The planned expulsion of US diplomats in Russia is ostensibly a reaction to a sanctions bill passed last week by Congress. But the reality is more complicated as is trying to predict the Trump administration’s response.
The announcement that Russia would expel a large number of American diplomats and staff in the country as well as limit access to several properties being used by the US came last Friday after Congress had passed a new and expanded sanctions bill and the White House had said President Donald Trump would sign the legislation.
Due to a major shake-up among senior White House staff on the same day, capping what has been widely described as one of the most turbulent weeks since the Trump administration took office, the Kremlin's move went largely unnoticed in Washington until Russian President Vladimir Putin took the subject up again over the weekend.
In a tweeted response to the Kremlin's decision, Vice President Mike Pence, currently on European trip, said "diplomatic action taken by Moscow will not deter commitment of US to our security, our allies, and freedom-loving nations."
But while Moscow's move came on the heels of a new Congressional bill that would not only expand existing sanctions against Russia - but at least equally important - would curtail President Trump's ability to undo them unilaterally, the nature of the measures imposed by the Kremlin reciprocates punitive action taken by the Obama administration.
"I think what is interesting about the Russian response is that while it follows the Congressional vote to increase sanctions on Russia the actual response is to sanctions passed by the Obama administration in December, which were directly linked to Russian meddling in the US election," said the director of the Russia and Eurasia Program at the Center for Strategic and International Studies, Olga Oliker.
Russia's latest move would appear to be a retaliation against sanctions implemented by the Obama administration
Last year, the Obama administration expelled 35 Russian diplomats and seized two facilities used by the Russian government which it said were used for spying.
By reacting in kind, if belatedly, to measures taken by the last administration, and not the arguably much more onerous new sanctions bill imposed now by Congress, Russia is sending a clear signal, said Oliker.
"And what they are signaling is that their problem is still with the Obama administration," she noted. "By responding very specifically to that set of sanctions they are saying this is where the primary problem is."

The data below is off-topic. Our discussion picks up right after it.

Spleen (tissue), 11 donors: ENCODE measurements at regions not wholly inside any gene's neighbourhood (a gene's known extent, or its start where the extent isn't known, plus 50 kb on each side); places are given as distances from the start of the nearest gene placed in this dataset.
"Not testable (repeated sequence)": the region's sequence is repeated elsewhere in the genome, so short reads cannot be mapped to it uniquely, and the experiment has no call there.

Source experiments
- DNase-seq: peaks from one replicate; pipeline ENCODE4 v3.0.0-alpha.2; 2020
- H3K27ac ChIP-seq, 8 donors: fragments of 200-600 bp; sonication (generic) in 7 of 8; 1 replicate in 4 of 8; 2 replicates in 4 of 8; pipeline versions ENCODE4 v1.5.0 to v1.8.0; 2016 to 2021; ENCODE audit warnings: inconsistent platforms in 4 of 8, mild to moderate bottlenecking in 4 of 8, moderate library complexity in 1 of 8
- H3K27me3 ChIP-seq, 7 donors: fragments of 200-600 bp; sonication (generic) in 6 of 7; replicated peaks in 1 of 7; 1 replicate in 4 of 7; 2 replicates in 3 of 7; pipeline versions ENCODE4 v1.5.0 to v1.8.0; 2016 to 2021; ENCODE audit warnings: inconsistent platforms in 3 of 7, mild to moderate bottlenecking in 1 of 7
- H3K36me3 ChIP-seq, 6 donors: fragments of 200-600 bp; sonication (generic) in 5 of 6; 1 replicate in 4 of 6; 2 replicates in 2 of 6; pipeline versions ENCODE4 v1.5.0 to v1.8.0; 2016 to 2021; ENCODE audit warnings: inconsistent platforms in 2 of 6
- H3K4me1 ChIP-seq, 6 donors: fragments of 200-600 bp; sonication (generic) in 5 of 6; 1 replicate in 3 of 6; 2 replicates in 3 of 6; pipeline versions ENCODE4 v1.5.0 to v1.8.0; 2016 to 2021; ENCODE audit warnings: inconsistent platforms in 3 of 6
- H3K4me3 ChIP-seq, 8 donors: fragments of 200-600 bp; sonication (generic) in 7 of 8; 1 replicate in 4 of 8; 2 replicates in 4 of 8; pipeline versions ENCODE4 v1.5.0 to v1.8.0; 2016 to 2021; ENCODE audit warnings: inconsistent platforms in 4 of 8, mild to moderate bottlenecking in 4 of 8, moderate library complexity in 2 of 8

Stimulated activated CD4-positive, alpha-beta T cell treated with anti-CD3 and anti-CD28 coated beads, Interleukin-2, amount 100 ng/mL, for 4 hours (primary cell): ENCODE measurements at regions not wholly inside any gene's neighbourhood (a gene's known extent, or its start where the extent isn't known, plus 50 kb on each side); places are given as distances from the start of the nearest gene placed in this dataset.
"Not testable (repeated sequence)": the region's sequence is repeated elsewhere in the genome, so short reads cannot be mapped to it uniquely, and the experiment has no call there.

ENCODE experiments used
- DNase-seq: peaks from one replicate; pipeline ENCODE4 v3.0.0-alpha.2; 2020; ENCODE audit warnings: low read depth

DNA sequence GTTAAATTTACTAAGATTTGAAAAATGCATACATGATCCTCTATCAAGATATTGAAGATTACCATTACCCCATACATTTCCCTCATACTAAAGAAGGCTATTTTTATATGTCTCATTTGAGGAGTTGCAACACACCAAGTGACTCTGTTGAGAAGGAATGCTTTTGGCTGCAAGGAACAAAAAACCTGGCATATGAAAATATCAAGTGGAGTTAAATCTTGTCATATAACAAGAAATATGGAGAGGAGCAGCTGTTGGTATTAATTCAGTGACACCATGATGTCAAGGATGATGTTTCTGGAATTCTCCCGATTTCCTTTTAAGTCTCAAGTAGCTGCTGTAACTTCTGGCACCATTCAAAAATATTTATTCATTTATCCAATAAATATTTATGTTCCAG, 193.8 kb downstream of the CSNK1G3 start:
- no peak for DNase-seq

The Kremlin's continued narrative, said Oliker, is that they still don't accept American allegations that they interfered in the US election, and that from their perspective the Obama administration's actions in December were unjustified und petty. This is why it is now perfectly reasonable for the Kremlin to finally strike back with an equally petty response.
But while Moscow's move is a traditional diplomatic maneuver in response to US sanctions, it is also a significant overreaction because the US has far fewer diplomats in Russia than President Putin initially wanted expelled, said William Burke-White, a former top aide for US Secretary of State Hillary Clinton with responsibilities for Russia policy who is now the director of Perry World House, a new global policy research center at the University of Pennsylvania.
"That suggests that this was an immediate reaction by Putin, rather than a well thought through diplomatic decision," he said.
While there was confusion in Washington about what was seen as unclear communication by Moscow as to what exactly it wanted, the general reading here is that the reduction of American diplomatic and consular office employees to 455 people mentioned in a Russian foreign ministry press release last week includes not just US diplomats, but all personnel, including Russian staff.
"To me, it suggests that Putin has recognized that Trump is not in a position to advance any policies helpful to Russia at the moment and that he needs a different strategy," said Burke-White.
But for CSIS' Oliker, the Kremlin has still not completely given up hope Trump, as they see it, "will escape the shackles placed on him by the evil media and Congress and make friends with Russia."
That explains, she added, that while the personnel cuts demanded by Russia are much bigger than those ordered by the US and thus up the ante in a way, "they are trying to leave some room" in so far as the Kremlin has not responded to the new Congressional sanctions which are much more pernicious for Russia, as the make it very difficult for international companies to do business with Russian energy firms.
Should the Kremlin indeed hope that President Trump can still make good on his campaign promise to drastically improve relations with Putin's Russia, it may be up for negative surprise.
"I think there is very little Trump can do," said Burke-White. "His hands are tied on Russia at the moment, given US politics."
"I have a harder time these days predicting US policy than Russian policy," said Oliker.
And that is not just because of Congress' acting as a sort of guarantor of a continued tough stance vis-a-vis Moscow, she added.
"I would argue that Trump has a bigger problem in that he doesn't have a foreign policy team or a foreign policy to deal with Russia or much else."